The Press Association of Jamaica joins the call by the editorial writers of the Jamaica Gleaner for the government to pull back, even at this stage, and revise problematic provisions of the Data Protection Act.
In an editorial dated June 29, 2020, the editorial writers called the Act a threat to press freedom. The Association agrees with this assessment, hence our initial far-reaching submission for the practice of journalism to have been exempted from the provisions of the Act.
Serious concerns remain about the overly broad powers of the Information Commissioner. Although the office of the Information Commissioner will now be subject, after the fact, to an oversight committee of Parliament, this does not address the clear and present danger of the chilling effect of the office's decisions on the publication of news. This concern is shared by the Media Association of Jamaica, which has also expressed disappointment with the passage of the Act.
As we said in our initial submission, 'The desire to ensure the independence of the office is understandable and commendable. However, the virtual fiefdom created by the Office, and the Commissioner's almost complete authority in decision-making means that tremendous power lies in the hands of a single individual.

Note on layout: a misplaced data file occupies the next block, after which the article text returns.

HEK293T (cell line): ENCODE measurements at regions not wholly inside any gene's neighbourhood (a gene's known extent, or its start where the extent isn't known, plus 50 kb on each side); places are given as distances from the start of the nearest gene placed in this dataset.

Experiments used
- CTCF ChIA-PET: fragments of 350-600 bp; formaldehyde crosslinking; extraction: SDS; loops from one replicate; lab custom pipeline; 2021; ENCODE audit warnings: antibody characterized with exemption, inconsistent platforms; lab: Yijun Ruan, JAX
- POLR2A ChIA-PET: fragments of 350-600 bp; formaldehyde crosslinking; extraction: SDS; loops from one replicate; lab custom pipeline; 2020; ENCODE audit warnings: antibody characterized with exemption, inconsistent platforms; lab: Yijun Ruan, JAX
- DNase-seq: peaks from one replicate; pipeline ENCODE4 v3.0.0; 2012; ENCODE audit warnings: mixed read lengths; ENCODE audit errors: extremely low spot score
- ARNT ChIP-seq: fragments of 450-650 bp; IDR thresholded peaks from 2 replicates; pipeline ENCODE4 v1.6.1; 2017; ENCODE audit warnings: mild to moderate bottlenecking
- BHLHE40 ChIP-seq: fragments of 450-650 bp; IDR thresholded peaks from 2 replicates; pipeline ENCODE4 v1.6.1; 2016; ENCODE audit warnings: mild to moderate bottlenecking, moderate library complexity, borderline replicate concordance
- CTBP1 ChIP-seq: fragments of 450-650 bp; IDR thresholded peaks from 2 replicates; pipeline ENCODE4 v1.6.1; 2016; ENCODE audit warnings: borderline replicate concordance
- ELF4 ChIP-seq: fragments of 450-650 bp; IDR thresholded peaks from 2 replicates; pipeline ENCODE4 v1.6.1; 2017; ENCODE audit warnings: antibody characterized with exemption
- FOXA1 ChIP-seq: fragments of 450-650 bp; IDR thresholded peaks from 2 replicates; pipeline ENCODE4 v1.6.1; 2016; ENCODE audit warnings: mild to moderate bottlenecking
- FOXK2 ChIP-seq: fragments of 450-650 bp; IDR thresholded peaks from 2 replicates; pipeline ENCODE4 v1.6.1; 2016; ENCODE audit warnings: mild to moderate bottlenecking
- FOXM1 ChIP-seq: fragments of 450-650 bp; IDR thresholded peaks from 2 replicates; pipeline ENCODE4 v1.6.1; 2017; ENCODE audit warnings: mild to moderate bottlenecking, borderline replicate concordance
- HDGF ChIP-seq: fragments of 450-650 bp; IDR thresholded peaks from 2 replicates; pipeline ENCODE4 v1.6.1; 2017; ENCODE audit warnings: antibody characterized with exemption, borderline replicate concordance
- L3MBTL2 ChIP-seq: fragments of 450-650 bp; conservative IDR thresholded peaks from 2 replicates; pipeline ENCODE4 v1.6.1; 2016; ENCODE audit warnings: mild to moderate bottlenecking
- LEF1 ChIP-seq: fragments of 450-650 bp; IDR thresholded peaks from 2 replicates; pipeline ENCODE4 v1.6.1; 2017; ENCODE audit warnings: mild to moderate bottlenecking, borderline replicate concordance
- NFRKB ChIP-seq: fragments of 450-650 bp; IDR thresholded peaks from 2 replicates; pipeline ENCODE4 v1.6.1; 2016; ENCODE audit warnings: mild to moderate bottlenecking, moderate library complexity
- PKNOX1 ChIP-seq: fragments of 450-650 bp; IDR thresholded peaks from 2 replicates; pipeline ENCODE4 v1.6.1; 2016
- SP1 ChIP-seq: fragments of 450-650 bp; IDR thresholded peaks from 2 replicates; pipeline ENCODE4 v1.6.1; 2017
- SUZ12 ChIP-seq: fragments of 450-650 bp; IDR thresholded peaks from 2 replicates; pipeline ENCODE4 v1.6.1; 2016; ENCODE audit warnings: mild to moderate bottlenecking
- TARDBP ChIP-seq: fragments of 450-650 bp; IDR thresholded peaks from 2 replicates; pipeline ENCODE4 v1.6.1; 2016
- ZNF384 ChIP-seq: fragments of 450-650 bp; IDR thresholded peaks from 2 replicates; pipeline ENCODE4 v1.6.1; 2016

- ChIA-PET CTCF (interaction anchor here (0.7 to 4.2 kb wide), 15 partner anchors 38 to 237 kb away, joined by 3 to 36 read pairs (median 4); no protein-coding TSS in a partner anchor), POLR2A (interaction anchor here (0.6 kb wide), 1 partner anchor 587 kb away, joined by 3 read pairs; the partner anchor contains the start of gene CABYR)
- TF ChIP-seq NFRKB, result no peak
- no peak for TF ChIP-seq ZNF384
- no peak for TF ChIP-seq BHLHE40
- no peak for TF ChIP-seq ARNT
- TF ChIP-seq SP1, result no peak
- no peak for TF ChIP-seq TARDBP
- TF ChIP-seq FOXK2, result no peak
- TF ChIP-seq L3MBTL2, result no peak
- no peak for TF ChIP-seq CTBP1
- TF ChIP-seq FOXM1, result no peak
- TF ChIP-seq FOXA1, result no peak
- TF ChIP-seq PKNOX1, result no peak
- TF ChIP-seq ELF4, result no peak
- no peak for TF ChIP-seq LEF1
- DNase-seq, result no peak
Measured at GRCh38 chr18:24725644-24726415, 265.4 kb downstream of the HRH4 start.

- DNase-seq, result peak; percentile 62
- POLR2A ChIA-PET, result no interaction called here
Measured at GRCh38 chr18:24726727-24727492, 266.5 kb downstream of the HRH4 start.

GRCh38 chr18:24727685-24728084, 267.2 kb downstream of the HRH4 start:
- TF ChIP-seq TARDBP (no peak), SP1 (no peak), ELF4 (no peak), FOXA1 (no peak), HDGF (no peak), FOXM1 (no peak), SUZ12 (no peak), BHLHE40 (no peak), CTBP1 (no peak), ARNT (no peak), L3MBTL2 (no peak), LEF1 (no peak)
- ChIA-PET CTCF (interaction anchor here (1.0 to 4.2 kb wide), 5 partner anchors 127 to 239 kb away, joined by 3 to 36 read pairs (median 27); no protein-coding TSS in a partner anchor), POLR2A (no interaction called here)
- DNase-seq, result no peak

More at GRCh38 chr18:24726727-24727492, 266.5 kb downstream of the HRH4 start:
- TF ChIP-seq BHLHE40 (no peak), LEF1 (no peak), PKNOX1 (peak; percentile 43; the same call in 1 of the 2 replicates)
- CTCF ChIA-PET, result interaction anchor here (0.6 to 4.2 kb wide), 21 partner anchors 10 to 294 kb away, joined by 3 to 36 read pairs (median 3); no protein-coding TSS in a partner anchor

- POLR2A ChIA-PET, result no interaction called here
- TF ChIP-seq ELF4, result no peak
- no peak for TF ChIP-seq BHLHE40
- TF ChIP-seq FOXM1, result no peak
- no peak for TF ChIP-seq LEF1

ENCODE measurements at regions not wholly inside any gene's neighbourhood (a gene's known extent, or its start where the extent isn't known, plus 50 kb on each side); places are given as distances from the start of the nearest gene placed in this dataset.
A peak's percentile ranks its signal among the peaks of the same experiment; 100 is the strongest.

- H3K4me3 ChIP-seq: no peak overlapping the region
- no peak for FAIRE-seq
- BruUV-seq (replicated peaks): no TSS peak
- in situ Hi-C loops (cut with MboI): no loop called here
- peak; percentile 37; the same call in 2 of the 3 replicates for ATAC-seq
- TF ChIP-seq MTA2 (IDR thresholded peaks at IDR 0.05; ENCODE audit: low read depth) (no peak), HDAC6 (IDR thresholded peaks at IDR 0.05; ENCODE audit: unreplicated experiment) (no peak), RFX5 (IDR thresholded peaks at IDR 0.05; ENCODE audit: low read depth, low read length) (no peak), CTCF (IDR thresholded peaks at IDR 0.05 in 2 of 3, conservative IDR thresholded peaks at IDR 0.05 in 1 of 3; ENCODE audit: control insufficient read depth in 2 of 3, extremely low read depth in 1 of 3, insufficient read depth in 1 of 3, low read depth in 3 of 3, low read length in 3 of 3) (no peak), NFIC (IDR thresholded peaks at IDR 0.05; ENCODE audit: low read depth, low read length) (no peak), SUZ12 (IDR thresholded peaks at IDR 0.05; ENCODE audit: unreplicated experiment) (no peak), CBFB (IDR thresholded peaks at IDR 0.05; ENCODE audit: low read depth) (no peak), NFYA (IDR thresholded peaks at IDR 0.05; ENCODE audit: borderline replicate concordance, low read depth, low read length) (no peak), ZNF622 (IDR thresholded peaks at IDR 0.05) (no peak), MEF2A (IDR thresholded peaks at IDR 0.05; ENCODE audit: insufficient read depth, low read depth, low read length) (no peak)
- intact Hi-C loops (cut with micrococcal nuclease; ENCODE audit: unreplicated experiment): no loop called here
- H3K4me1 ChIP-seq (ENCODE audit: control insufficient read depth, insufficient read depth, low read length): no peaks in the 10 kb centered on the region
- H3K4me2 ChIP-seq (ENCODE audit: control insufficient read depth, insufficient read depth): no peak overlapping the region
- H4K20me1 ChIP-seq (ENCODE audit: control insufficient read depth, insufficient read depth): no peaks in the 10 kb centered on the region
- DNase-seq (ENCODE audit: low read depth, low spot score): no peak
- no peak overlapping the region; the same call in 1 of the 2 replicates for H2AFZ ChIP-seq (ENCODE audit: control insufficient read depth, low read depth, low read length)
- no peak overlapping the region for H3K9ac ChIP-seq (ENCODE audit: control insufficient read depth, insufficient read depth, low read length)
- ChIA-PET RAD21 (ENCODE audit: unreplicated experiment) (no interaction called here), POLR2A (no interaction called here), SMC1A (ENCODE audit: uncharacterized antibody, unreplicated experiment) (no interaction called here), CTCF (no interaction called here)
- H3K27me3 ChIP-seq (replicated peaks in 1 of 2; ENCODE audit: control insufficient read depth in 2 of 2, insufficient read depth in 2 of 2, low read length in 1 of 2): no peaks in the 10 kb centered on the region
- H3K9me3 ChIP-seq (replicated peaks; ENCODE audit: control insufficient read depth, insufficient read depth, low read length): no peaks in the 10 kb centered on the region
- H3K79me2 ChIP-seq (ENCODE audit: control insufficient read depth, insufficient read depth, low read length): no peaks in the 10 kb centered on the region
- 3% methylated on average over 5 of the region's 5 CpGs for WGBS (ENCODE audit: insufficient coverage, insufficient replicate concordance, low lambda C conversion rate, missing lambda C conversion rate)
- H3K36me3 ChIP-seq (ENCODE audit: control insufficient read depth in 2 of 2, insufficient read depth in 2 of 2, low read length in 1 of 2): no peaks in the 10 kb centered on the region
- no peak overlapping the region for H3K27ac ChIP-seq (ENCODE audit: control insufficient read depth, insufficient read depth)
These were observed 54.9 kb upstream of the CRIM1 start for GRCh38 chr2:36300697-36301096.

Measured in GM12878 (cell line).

Legal action after the fact cannot be the answer. In journalism, where time is often of the essence, and as has been acknowledged by the learned British judge Lord Nicholls in the seminal case of Reynolds v Times Newspapers "news is often a perishable commodity." Forcing disputes through the court system may well result in killing important pieces of journalism and will, arguably, amount to giving a license to the imposition of prior restraint, long regarded as almost always unacceptable in journalism.'
We find it incredible that in all the references to the implementation of data protection legislation in Europe, the negative and problematic effects of that legislation has been ignored by our legislators, hell bent on their own race to the tape of implementation.
Writing in the Atlantic on June 3, 2019, Bernhard Warner wrote that "The European Union tried to protect internet users. It also gave public officials a blunt instrument to wield against journalists."
But it is not too late. The Gleaner's editorial writers said, '...what is worse than formulating bad policy is implementing it." We wholeheartedly endorse that position, and call upon the government to "cry cree", reconsider, and to remit this legislation to Parliament for reconsideration.